Armenteros v. Baptist Hosp. of Miami, Inc.

Decision Date10 June 1998
Docket NumberNo. 97-1207,97-1207
Citation714 So.2d 518
Parties23 Fla. L. Weekly D1396 Gregorio ARMENTEROS, and Maria Armenteros, his wife, Appellants, v. BAPTIST HOSPITAL OF MIAMI, INC., A Florida corporation, Appellee.
CourtFlorida District Court of Appeals

Casuso & Lopez and David A. Wagner and Raul R. Lopez, Gainesville, for appellants.

Wicker, Smith, Tutan, O'Hara, McCoy, Graham & Ford and Shelley H. Leinicke, Fort Lauderdale, for appellee.

Before NESBITT, GODERICH and SHEVIN, JJ.

NESBITT, Judge.

Gregorio Armenteros was employed by a subcontractor hired by the general contractor building a structure on Baptist Hospital's grounds. Armenteros claimed that he was injured in a fall from defectively erected scaffolding, and sued the hospital asserting that Baptist had breached its duty of care by allowing an unsafe work condition to remain uncorrected on its premises. Baptist answered and moved for summary judgment on its affirmative defense that it owed no duty to a subcontractor's employee. Armenteros opposed summary judgment asserting that Baptist had retained the right to, and did, exercise control over the day-to-day construction operations, hence, Baptist was liable as an owner/contractor. The court granted summary final judgment in Baptist's favor. We affirm.

Armenteros' accident occurred on a construction site at Baptist where a multi-story addition was being added above an existing surgery center building. The project was known as the Miami Vascular Institute Clinical Services Expansion Project at Baptist. Throughout the course of the project, Baptist continued to operate its hospital and to provide medical and surgical care to its patients. Surgeries were performed twenty-four hours a day, seven days a week. To ensure the safety of these patients, the construction schedule had to be sensitive to ongoing hospital activities and the goal of maintaining quality patient care.

To this end, the construction contract stated that construction workers were limited to certain entrances and exits so that the hospital could avoid widespread contamination by construction debris and dirt. Similarly, the contract provided that construction workers could not use the hospital cafeteria area. Baptist retained the right to stop work temporarily if the construction was interfering with surgical procedures. The evidence showed that jack hammering and other construction activities could cause excessive vibrations in the surgical site located on a floor directly beneath the construction site. One eye surgeon had delicate surgical equipment mounted on the ceiling of the operating room which would vibrate dangerously and unacceptably if certain types of construction work were taking place. To accommodate surgical schedules, construction might be stopped for thirty minutes during an eye surgery.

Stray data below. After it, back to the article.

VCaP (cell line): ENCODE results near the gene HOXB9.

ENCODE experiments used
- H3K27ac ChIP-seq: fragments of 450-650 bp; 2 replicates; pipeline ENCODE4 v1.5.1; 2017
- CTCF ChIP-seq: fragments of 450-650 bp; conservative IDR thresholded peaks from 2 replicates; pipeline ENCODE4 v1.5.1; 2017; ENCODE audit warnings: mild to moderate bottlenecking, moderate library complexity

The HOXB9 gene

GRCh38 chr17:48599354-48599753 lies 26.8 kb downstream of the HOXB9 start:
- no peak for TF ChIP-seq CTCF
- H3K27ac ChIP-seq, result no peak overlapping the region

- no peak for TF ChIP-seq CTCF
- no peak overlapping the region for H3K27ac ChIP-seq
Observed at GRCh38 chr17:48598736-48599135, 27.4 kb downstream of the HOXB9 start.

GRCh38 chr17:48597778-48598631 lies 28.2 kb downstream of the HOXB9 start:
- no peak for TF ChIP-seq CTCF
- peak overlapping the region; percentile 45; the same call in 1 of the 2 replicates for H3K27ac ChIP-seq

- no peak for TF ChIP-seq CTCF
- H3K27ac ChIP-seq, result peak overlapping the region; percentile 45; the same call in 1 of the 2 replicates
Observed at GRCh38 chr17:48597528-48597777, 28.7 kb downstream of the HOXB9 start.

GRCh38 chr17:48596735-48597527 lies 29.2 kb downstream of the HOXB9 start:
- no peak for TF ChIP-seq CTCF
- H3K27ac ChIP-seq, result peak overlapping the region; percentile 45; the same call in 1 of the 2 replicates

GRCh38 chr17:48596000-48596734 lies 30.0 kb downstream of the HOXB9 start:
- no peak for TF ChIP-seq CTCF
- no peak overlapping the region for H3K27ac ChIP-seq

In addition to the construction of the Miami Vascular Institute Clinical Services Expansion Project, Baptist was simultaneously undergoing construction on other parts of the hospital. Centex-Rodgers Construction Company was hired to perform a variety of functions, including control of the construction management on the multiple projects. The hospital needed assistance in managing all facets of those projects because some subcontractors worked on all projects and others only worked on a few of the projects. Without Centex-Rodgers, there would have been three or four general contractors all working on different construction jobs. However, a construction contract was signed on November 13, 1991, between Baptist Hospital and Centex-Rodgers which specifically identified Baptist as the owner and Centex-Rodgers as the general contractor. 1

This contract expressly directed that all portions of the contract were to be performed by subcontractors or other appropriate agreement with the general contractor. It was undisputed that Centex-Rodgers pulled the permit and was responsible for all administrative work and for ensuring all items were coordinated with the contract documents. Centex-Rodgers prepared all purchase orders, conducted weekly safety meetings with the subcontractors, and otherwise performed all general day-to-day supervision of the job. Centex-Rodgers developed the bid packages to solicit bids from subcontractors. One of the Centex-Rodgers employees had overall responsibility to oversee all day-to-day construction activities, including overseeing all subcontractors and ensuring that they were doing their work properly and conforming with the contract documents and specifications.

Armenteros was injured while in the course of his employment for General Forming Corporation, a subcontractor who was responsible for certain concrete work on the project. General Forming, like all of the successful bidders/subcontractors, had its contract with Centex-Rodgers and not with Baptist.

As a general rule, one who hires an independent contractor is not liable for injuries sustained by that contractor's employees in their work. See Van Ness v. Independent Constr. Co., 392 So.2d 1017 (Fla. 5th DCA 1981); Lake Parker Mall, Inc. v. Carson, 327 So.2d 121, 123 (Fla. 2d DCA 1976). As the Supreme Court observed in Conklin v. Cohen, 287 So.2d 56, 60 (Fla.1973):

the owner may be held liable if he has been actively participating in the construction to the extent that he directly influences the manner in which the work is performed. Conversely, if the owner is a passive nonparticipant, exercising no direct control over the project, he cannot be held liable. To impose liability upon an owner who is not an employer as defined by the statute, one or more specific identifiable acts of negligence, I. e., acts either negligently creating or negligently approving the dangerous condition resulting in the injury or death to the employee, must be established.